Scottish National Dictionary (1700–)

Hide Quotations Hide Etymology Cite this entry

BEEK, BEAK, BEIK, Bike, v.1 [bik Sc.; bəik Ags.]

1. To warm; bask; of the sun, shine brightly. Gen.Sc.

(1) tr. Abd. 1827 J. Imlah May Flowers 138:
Whare cronies, by the chimla cheek, When cauld, their cuits an' bosoms beek.
Slg. 1829 G. Wyse Orig. Poems 47:
With meal, and coals, We feel nae want, nae cauld ava, Beaking our soles.
Arg.1 1929:
Ah'll go an' beek mysel' in the sun.
Lnk. 1798 D. Graham Writings (1883) II. 101:
A great big cat sitting in a weaver's window, beiking herself in the sun.

(2) intr. Sc. 1728 Ramsay Poems II. 201:
Her Cheek, where Roses free from Stain, In Glows of Youdith beak.
Ags. 1894 A. Reid Sangs o' the Heatherland 11:
Bricht the clachan fires are burnin', Warm the he'rts that bike a' roond.
Fif. 1841 C. Gray Lays and Lyrics 237:
The morning sun on Melos beekit, But no a lum in Melos reekit.
Edb. 1856 J. Ballantine Poems 90:
Whaur the big peat stack an' the craft o' bier Tauld that in winter simmer beakit here.
Dmb. 1860 W. Watt Poems 34:
Saunders Gray; Wha, wi' his spouse, sat beekin' by the ingle.
Uls.2 1929:
Beekin, roasting hot (as under a summer sun).

2. To add fuel to fire. Kcb. 1910 J. Heughan in Gallovidian No. 48, 181:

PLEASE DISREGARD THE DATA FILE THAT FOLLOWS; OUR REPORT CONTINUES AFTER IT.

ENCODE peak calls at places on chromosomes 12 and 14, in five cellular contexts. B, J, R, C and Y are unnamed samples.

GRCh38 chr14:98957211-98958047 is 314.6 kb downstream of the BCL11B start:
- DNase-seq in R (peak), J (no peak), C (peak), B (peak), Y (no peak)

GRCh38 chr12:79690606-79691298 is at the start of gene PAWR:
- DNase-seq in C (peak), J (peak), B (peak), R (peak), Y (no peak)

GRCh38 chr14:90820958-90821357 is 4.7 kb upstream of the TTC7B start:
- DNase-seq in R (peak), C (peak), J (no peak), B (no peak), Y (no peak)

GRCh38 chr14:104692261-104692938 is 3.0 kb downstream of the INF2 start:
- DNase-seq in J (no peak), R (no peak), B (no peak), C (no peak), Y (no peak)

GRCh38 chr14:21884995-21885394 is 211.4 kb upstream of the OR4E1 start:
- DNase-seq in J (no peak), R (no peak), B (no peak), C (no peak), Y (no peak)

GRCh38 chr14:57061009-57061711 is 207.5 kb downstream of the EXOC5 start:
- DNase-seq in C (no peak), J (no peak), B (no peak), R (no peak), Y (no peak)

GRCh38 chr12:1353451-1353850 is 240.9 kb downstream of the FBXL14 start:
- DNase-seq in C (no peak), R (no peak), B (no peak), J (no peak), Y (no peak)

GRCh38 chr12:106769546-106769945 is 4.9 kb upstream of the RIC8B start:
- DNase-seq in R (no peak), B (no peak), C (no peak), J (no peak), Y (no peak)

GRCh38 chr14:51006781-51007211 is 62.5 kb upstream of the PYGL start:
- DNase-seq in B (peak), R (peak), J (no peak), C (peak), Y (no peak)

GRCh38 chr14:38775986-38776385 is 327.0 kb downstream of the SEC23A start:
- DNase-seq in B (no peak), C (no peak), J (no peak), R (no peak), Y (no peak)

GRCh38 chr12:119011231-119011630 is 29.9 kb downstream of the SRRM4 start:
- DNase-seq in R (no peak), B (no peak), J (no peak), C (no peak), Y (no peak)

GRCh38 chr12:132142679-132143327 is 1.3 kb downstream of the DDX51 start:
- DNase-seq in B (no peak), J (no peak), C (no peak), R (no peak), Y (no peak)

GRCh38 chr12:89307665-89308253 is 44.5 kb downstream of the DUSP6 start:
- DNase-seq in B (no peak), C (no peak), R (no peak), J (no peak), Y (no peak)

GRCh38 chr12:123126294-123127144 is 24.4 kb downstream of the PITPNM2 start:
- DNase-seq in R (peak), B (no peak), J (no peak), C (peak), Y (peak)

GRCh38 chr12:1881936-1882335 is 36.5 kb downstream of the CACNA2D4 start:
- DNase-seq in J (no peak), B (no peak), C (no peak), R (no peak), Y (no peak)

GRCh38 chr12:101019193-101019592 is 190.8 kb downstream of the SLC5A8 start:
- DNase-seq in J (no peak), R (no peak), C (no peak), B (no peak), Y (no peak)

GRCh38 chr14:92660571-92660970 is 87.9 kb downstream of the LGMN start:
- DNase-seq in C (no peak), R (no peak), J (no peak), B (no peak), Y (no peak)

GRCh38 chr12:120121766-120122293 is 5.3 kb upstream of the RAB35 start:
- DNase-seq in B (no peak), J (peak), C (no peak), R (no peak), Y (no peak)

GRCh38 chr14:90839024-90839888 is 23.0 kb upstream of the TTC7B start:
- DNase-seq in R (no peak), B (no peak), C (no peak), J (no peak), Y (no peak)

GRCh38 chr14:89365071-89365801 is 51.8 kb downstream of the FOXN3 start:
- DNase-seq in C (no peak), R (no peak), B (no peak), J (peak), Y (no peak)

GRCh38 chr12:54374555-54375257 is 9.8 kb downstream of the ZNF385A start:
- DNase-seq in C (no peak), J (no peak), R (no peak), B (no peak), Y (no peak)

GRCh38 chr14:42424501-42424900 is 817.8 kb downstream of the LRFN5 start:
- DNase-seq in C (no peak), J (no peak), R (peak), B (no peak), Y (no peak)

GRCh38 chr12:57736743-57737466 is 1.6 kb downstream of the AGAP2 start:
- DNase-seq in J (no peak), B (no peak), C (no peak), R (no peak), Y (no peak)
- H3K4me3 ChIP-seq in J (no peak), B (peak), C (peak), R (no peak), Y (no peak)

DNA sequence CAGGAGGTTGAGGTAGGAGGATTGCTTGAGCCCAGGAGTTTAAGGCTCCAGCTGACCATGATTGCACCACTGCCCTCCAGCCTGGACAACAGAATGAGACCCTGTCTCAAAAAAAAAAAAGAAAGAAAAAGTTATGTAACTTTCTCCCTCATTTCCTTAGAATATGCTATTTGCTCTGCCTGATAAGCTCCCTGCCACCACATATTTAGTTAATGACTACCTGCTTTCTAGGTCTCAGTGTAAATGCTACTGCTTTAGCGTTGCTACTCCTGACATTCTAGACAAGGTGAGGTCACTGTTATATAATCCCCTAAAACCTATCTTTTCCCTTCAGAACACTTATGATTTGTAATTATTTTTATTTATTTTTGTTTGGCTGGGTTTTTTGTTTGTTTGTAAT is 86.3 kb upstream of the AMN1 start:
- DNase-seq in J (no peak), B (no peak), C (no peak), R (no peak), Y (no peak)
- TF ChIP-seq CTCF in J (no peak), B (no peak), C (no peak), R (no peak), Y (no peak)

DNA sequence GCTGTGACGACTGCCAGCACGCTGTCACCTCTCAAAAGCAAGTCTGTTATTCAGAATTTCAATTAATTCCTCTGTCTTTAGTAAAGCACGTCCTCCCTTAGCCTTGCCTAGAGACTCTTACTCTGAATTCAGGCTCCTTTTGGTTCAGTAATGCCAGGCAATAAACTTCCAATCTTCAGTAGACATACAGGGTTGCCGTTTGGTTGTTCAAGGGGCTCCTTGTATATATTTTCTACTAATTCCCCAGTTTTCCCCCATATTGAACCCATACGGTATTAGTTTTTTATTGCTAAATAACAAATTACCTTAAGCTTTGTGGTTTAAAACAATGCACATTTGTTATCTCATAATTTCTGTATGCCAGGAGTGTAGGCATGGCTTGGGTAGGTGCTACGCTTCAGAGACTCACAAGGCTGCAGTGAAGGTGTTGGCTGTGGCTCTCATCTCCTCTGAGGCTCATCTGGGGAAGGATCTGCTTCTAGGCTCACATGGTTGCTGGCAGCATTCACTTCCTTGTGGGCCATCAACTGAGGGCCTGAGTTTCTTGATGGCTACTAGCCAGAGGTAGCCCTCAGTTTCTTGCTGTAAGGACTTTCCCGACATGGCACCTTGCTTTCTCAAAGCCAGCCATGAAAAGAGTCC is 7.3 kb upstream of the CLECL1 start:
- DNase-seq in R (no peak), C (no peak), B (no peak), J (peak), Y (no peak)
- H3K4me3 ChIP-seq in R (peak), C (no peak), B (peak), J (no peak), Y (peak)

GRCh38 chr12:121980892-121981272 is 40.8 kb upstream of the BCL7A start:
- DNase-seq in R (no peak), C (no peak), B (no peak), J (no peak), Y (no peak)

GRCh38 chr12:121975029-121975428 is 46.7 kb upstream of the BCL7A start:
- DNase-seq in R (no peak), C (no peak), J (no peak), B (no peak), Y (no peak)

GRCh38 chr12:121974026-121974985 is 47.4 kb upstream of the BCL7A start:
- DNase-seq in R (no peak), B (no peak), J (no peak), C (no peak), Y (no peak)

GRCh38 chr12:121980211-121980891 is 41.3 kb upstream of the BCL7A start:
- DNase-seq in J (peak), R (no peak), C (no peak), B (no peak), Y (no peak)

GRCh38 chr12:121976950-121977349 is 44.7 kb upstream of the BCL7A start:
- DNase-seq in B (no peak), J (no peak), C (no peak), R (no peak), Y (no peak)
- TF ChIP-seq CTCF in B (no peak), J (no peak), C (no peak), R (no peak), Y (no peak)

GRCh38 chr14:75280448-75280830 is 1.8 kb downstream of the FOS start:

Wee Cupid beeks the fire.
Rxb. 1923 Watson W.-B. 52:
Beek. To make up (a fire).
Uls. 1897 A. M'Ilroy When Lint was in the Bell viii.:
After this, Dan would gather himself up, make his way slowly home, and spend the afternoon “beekin” the fire with whins.

[O.Sc. beke, beyk, beek,, to expose the body to warmth, v.intr., to enjoy warmth, bask; from Barbour (1375) onwards. Found also in Mid.Eng. c.1400, beke, beyke, but obs. in Mod.Eng. Perhaps the influence of Beet, v.2, 1 (4), to mend, kindle, may account for the meaning in 2.]

You may wish to vary the format shown below depending on the citation style used.

"Beek v.1". Dictionary of the Scots Language. 2004. Scottish Language Dictionaries Ltd. Accessed 31 May 2020 <>



Try an Advanced Search

Browse SND: